March 29, 2024 9:42 am

Insert Lead Generation
Nikka Sulton

A charity is pushing for the implementation of landlord licensing schemes that allocate adequate funds to conduct annual inspections. Additionally, they propose the establishment of sentencing guidelines” aimed at penalizing landlords found to be in breach of regulations. Safer Renting, a proactive charity known for advocating essential reforms within the private rental sector, emphasizes these demands among 13 other recommendations outlined in a comprehensive report. This report scrutinizes the efficacy of licensing procedures across five London boroughs, shedding light on areas where improvements are crucially needed.

Safer Renting’s call for enhanced landlord accountability resonates with their commitment to ensuring safer and more transparent rental environments. By advocating for licensing schemes with sufficient resources for regular inspections and proposing punitive measures for rule violations, the charity aims to foster greater compliance among landlords and elevate standards within the private rental sector. Their recommendations underscore the importance of proactive measures in safeguarding tenants’ rights and promoting responsible property management practices.

The charity emphasizes that licensing has evolved over two decades into the principal tool employed by London local authorities to regulate the private rental sector. Their report underscores the need for bolstering Selective Licensing through more robust inspection and enforcement strategies. They argue that despite the existence of licensing, landlord non-compliance remains widespread, as evidenced by government data. Therefore, the report recommends enhancing enforcement powers, advocating for measures such as regular property inspections and the continuation of licensing schemes until evidence indicates they are no longer necessary.

Moreover, the charity challenges the prevailing belief that the proposed property portal outlined in the Renters Reform Bill negates the need for licensing. They contend that while the portal may streamline certain aspects of rental regulation, it does not obviate the need for comprehensive licensing schemes. The report suggests that licensing serves a distinct purpose in ensuring landlord compliance with regulatory standards and protecting tenants’ rights. By strengthening enforcement mechanisms and extending licensing initiatives, authorities can maintain effective oversight of the rental market and safeguard tenants from substandard living conditions.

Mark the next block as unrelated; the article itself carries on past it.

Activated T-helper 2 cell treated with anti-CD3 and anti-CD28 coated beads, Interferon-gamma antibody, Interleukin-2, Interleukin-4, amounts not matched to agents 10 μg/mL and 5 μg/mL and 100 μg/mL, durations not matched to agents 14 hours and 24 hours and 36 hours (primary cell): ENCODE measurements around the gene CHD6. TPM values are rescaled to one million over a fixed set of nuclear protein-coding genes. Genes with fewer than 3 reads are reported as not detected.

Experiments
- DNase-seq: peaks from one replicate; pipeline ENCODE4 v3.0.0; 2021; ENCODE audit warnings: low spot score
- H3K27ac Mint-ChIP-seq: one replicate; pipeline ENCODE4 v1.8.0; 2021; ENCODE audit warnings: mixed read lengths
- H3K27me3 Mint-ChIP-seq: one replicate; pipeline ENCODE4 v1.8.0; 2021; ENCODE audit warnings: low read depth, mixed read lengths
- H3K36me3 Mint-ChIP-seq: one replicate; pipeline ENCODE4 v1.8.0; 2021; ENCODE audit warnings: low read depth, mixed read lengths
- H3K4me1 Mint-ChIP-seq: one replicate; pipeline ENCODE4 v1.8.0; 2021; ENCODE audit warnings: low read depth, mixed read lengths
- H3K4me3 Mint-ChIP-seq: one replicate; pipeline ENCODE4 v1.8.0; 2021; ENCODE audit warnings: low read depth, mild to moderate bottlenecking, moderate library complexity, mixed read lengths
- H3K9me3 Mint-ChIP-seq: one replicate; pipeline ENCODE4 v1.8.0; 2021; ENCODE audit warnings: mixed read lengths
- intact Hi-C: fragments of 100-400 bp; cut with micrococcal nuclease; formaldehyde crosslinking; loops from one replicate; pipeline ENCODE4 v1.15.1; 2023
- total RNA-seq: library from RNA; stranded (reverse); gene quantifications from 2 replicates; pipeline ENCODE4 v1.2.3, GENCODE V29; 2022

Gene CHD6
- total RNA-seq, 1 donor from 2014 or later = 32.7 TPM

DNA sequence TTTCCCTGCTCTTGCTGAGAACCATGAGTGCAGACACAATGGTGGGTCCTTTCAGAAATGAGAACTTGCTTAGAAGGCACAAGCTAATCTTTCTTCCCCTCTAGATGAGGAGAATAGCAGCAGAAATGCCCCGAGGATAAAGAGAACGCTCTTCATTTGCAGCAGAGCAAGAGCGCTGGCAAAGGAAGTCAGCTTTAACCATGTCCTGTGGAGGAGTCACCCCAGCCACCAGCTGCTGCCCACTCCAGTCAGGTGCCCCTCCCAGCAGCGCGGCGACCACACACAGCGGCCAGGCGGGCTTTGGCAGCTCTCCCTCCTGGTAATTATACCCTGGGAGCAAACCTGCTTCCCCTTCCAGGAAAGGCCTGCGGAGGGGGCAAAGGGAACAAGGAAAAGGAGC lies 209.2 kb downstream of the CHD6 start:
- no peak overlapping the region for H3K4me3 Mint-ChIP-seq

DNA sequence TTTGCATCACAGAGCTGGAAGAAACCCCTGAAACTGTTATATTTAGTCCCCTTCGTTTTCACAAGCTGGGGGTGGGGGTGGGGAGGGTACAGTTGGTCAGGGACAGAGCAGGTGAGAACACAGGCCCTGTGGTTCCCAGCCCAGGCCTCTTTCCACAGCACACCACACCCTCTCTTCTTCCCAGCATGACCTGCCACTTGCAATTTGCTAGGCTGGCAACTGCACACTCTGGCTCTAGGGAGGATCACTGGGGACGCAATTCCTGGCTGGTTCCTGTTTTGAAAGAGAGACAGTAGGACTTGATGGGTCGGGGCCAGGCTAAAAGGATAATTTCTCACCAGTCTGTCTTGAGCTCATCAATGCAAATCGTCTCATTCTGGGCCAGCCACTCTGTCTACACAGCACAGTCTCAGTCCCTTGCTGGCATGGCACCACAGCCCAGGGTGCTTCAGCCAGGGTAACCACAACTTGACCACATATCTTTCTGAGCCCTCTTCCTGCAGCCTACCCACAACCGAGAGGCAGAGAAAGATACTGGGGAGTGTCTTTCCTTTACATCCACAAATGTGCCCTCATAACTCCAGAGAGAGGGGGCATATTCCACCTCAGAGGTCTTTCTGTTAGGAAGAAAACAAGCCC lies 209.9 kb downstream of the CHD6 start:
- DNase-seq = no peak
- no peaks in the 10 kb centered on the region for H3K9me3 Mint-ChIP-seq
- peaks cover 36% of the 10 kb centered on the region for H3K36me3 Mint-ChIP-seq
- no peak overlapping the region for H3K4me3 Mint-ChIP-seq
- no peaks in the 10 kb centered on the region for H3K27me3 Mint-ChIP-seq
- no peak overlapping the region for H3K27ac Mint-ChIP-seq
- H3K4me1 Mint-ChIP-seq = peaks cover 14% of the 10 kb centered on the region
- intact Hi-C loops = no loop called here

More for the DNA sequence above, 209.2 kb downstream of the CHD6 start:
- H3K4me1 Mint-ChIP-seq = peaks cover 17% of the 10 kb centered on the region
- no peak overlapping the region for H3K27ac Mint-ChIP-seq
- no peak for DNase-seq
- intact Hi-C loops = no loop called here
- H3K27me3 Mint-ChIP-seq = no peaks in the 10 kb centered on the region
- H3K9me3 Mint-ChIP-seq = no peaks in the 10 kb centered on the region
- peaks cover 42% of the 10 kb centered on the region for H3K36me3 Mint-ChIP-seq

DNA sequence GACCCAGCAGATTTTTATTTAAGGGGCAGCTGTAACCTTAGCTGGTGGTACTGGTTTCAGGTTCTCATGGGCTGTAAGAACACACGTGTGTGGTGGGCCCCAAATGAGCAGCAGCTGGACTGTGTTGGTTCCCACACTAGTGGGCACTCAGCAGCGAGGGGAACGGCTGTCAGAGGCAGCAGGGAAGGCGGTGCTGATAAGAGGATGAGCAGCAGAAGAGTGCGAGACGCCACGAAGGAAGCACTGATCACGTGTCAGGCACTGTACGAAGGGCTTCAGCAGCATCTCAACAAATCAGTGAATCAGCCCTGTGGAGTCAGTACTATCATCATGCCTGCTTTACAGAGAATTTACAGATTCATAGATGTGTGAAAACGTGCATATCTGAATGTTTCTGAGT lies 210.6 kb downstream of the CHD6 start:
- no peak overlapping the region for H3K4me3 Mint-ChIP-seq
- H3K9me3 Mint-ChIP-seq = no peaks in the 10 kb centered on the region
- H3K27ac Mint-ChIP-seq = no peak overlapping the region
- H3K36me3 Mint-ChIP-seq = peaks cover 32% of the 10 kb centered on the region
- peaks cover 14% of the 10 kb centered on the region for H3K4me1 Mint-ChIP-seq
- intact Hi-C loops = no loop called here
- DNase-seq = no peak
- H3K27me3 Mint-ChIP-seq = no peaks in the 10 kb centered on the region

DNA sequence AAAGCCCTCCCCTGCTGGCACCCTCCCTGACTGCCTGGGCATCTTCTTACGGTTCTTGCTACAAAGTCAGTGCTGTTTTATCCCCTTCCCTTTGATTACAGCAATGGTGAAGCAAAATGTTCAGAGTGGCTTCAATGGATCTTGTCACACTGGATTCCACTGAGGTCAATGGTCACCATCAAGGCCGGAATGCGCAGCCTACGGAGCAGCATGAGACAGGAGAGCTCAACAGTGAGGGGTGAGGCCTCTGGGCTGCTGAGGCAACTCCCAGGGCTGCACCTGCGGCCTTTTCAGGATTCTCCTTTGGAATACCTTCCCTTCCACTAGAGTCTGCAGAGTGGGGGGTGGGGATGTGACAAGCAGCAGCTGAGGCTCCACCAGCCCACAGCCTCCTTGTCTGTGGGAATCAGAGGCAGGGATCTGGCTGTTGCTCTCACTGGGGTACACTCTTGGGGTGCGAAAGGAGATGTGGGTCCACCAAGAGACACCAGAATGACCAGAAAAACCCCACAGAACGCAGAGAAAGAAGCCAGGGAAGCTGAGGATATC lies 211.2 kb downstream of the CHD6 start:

In light of these findings, the charity calls for urgent action to reinforce licensing schemes and address systemic issues within the private rental sector. They stress the importance of continued collaboration between policymakers, local authorities, and advocacy groups to enact meaningful reforms. By implementing the recommendations outlined in the report, stakeholders can work towards creating a rental market characterized by fairness, accountability, and improved living standards for tenants across London.

Instead it claims: “Abolishing selecting licensing risks undermining the entire stated purpose of the Renters Reform Bill: improved security of tenure for renters isn’t really worth having if the homes they have the right to stay in aren’t fit for human habitation.”

Looking in details at Camden, Ealing, Enfield, Waltham Forest, and Westminster, the campaign group then makes a string of recommendations.


  • Collaborate with other local authorities to form procurement clubs for acquiring tailored digital IT solutions to aid in licensing and enforcement efforts.
  • Amend the Housing Act 2004 to establish property licensing, ensuring schemes remain in effect until evidence suggests enforcement standards are no longer necessary.
  • Extend the minimum initial term of licensing schemes to 10 years, allowing for comprehensive mobilization, data gathering, outcome delivery, and cost recovery.
  • Provide start-up or gap funding to assist local authorities in launching new licensing schemes during their initial term.
  • Overhaul the Housing Health & Safety Rating System to enhance clarity, administration, and equal focus on long-term health risks and immediate hazards.
  • Incorporate minimum property standards into core license requirements, streamlining enforcement procedures and eliminating the need for separate notices.
  • Simplify property license definitions to determine the ‘responsible person’ in mixed-ownership buildings and enable interoperable license types for minor occupancy changes.
  • Exclude high-risk properties, such as short-term lets and temporary accommodations, from licensing exemptions.
  • Establish a mandatory national database for all private rented housing and its owners/managers.
  • Develop a National Workforce Plan to facilitate the nationwide expansion of property licensing.
  • Publish guidance on property licensing best practices for local authorities to follow.



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